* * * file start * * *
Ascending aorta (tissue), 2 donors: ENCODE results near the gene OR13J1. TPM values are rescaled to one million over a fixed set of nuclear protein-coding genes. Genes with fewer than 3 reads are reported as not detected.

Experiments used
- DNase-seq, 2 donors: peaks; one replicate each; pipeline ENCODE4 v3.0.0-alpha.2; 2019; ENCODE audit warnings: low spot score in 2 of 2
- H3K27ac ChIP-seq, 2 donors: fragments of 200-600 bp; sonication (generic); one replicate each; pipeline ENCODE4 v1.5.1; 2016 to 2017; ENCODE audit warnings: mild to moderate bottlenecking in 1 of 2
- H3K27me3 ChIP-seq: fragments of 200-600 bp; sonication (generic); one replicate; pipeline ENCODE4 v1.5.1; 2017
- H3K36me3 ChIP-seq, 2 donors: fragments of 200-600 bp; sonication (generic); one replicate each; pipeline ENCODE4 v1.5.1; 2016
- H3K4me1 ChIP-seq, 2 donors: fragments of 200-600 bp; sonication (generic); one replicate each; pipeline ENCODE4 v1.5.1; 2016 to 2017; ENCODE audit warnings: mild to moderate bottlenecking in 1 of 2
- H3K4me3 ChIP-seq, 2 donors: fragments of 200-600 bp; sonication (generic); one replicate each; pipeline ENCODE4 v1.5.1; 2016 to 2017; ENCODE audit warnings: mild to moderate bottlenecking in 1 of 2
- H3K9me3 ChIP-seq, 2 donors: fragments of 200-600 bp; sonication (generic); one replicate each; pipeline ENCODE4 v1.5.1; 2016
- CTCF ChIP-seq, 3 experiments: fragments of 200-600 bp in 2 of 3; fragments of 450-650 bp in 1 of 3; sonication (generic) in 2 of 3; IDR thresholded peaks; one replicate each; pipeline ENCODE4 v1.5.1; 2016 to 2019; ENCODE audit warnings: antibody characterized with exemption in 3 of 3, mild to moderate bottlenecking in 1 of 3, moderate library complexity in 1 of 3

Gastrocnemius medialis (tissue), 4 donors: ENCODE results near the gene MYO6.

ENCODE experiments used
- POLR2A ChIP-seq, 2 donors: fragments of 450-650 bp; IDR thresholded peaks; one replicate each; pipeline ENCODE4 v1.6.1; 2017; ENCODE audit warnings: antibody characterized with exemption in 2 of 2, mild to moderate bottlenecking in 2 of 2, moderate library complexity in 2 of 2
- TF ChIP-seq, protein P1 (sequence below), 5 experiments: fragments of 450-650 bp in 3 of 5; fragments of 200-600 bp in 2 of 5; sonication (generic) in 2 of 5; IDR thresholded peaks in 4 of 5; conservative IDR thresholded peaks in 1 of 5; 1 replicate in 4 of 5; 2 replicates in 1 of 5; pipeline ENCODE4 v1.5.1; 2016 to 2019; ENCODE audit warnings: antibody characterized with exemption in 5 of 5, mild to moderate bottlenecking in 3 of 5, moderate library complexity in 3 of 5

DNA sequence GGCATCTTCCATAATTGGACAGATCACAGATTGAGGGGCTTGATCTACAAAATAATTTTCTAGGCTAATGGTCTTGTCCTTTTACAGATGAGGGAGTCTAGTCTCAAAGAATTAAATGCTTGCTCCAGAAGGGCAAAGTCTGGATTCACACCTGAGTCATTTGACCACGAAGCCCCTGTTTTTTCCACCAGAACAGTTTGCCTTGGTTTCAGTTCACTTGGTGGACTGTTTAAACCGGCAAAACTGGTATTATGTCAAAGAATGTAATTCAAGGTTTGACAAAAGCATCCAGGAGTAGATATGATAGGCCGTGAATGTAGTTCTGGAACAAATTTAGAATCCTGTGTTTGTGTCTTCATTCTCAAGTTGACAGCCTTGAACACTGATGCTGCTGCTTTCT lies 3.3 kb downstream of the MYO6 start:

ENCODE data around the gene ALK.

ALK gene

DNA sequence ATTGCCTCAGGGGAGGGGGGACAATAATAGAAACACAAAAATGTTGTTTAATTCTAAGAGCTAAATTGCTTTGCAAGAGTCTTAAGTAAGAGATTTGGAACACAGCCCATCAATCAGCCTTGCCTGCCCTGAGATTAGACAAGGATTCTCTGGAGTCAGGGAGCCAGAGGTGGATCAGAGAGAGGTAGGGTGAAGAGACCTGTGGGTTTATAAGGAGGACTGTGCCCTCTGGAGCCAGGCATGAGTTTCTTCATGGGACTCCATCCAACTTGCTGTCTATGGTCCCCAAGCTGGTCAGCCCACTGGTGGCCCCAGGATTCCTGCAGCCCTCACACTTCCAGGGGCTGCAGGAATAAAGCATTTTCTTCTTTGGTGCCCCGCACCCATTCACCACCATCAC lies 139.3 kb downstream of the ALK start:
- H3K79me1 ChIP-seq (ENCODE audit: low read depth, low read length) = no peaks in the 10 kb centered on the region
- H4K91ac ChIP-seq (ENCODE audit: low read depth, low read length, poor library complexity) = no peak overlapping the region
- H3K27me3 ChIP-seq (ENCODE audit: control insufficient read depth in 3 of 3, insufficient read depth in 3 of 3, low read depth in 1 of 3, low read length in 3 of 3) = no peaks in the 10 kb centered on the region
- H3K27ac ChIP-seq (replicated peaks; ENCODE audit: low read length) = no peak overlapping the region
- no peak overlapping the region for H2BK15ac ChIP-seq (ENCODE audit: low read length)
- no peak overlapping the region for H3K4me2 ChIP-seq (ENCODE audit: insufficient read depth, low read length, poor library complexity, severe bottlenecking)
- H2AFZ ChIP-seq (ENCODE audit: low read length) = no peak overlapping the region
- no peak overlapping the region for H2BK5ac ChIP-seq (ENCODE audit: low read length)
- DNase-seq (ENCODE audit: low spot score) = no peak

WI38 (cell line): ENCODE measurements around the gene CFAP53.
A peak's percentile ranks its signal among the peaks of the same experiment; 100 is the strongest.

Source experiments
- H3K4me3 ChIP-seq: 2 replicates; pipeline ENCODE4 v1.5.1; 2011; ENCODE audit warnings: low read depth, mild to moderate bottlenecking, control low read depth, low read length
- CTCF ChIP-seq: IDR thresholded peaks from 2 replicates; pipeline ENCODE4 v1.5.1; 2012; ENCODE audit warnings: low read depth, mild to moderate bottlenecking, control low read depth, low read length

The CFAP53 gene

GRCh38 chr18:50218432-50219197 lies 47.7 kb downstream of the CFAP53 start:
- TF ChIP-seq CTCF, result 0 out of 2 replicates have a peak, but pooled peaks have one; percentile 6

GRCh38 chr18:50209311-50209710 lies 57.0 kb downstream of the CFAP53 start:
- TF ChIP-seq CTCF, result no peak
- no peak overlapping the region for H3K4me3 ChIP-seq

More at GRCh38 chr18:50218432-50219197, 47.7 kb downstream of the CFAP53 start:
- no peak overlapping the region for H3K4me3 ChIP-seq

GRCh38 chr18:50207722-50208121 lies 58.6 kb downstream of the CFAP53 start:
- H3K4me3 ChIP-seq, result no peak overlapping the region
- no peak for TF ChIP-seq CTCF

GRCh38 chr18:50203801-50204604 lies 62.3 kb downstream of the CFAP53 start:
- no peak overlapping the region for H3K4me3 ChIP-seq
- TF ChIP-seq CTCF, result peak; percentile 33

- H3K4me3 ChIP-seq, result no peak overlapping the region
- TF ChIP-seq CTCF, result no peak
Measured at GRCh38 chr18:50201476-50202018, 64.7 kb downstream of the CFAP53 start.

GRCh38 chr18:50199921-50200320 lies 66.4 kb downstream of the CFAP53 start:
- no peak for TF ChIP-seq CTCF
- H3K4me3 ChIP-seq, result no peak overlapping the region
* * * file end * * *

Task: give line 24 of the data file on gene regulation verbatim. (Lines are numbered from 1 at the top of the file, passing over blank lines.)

- no peak overlapping the region for H3K4me2 ChIP-seq (ENCODE audit: insufficient read depth, low read length, poor library complexity, severe bottlenecking)